In September of 2020, the Chapman University Office of Research announced a new funding opportunity, the Innovation in Diversity and Inclusion Research, Scholarship, and Creative Activity program, designed to support critical gaps in knowledge related to equity, diversity and inclusion or to benefit impacted communities. In mid-December, it was announced that, among a number of winning projects, one of the awards was given to a project on which Leatherby Libraries Interim Dean Dr. Kevin Ross was a collaborator: “Researching the Lives, Interests, and Experiences of African Americans and the African Diaspora.” We spoke with Interim Dean Ross about the project and the impact it will have on the Leatherby Libraries and Chapman University as a whole, as well as speaking with his collaborators, Dr. Charissa Threat of the History Department, Dr. Angelica Allen of the Africana Studies program, and Dr. Stephanie Takaragawa of the Sociology Department.

Interim Dean Ross wrote, “The library wanted to acquire the Black Historical Newspapers collection to demonstrate our commitment to diversity and research using primary documents, and to support university-wide diversity initiatives. When Tom Piechota, Vice-President of Research, informed the campus that a Diversity, Inclusion and Equity grant was going to be made available through his office, I saw an opportunity to partner with interested and supportive faculty members in pursuit of securing funding for this unique resource.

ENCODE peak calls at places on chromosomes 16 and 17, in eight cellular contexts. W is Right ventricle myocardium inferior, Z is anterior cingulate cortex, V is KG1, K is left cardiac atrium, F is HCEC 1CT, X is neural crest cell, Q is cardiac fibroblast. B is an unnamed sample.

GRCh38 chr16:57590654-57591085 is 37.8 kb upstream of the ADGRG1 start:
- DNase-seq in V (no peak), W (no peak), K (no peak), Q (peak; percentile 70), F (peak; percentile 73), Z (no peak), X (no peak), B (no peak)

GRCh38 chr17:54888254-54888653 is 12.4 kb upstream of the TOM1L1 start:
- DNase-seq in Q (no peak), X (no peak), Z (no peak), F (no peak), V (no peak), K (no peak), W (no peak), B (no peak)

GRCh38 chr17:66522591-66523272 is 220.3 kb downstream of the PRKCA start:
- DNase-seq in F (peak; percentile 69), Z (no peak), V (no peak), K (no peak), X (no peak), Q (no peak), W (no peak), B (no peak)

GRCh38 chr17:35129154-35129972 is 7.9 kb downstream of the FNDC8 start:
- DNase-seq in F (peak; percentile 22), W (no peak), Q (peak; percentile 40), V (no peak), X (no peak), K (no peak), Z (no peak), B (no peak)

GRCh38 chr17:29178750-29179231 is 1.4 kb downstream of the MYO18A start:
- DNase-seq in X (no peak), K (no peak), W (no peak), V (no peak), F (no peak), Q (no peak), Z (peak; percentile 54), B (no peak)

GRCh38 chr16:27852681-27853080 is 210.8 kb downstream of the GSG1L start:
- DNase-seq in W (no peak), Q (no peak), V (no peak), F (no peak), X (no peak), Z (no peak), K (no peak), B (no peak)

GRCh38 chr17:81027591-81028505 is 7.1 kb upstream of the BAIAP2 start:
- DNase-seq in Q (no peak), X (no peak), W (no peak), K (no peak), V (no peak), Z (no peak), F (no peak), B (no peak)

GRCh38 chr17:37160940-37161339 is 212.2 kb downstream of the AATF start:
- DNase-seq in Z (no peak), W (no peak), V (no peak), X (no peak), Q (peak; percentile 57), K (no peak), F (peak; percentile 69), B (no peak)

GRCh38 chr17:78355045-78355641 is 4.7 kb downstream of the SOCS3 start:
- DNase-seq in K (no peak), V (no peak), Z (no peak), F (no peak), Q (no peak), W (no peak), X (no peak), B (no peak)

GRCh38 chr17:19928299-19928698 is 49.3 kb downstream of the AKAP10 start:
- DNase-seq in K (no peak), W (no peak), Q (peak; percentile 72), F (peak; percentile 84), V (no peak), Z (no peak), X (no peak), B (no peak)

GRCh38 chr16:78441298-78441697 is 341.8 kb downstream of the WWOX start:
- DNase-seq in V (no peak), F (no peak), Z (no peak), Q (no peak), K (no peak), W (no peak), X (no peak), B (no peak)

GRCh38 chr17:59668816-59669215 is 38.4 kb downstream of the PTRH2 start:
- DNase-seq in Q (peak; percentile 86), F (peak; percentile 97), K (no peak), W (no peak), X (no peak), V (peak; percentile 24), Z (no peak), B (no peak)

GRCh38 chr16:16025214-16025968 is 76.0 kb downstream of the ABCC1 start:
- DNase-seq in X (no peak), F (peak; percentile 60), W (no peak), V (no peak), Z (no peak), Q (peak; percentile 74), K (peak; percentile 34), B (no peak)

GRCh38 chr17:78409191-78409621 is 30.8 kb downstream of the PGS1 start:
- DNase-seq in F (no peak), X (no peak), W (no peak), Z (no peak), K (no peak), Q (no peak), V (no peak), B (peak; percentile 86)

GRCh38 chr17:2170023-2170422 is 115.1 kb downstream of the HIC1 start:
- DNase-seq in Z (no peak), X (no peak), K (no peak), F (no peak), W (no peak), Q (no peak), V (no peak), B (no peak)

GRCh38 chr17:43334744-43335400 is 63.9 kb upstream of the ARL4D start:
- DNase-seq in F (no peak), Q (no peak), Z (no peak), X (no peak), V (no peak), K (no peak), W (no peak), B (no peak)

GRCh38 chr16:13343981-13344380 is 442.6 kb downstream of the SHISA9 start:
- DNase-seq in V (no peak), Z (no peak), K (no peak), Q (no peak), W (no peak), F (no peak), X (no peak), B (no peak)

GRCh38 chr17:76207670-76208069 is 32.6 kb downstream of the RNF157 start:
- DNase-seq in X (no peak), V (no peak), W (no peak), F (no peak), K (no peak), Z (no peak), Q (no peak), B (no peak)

“But this was not an individual effort. In fact, it was a collaborative effort between the Office of Research, the Leatherby Libraries, three Wilkinson College of Arts, Humanities, and Social Sciences faculty, and senior administrators.

“I want to personally thank and recognize my three faculty colleagues, Dr. Charissa Threat, Dr. Angelica Allen, and Dr. Stephanie Takaragawa, for their thoughtful contributions to the grant itself and for their willingness to work with us in the library in support of acquiring this resource. Additionally, the support provided by President Struppa, CIO and Vice-President Helen Norris, and Vice-President Tom Piechota helped make this dream a reality, and I am truly thankful for their encouragement and support. Without this collaborative effort, it would have been very difficult to acquire this resource during a pandemic, and it just goes to show what collaboration between colleagues can accomplish for the benefit of our students and faculty.”

This project seeks to fill a critical gap in access to resources at Chapman University to support the investigation of the African American and the African Diasporic Experience through the acquisition of the ProQuest Historical Black Newspaper Database. Mainstream newspapers of the 19th and 20th centuries rarely published news of and by African Americans in the United States. Black newspapers are unique and fundamental to our present understanding of the lives of people of African descent in the United States and beyond and provide the ability to critically examine the concerns, interests, and values relating to the Black community. Access to these nationally-distributed, regionally diverse, historical Black newspapers provides our faculty and students with perspectives and information on 19th and 20th-century life not found in more mainstream newspapers and sources that rarely provided access to the debates taking place within the African American community. These newspapers are unique as they provide the only chronicle of Black communities, Black culture, Black politics anywhere.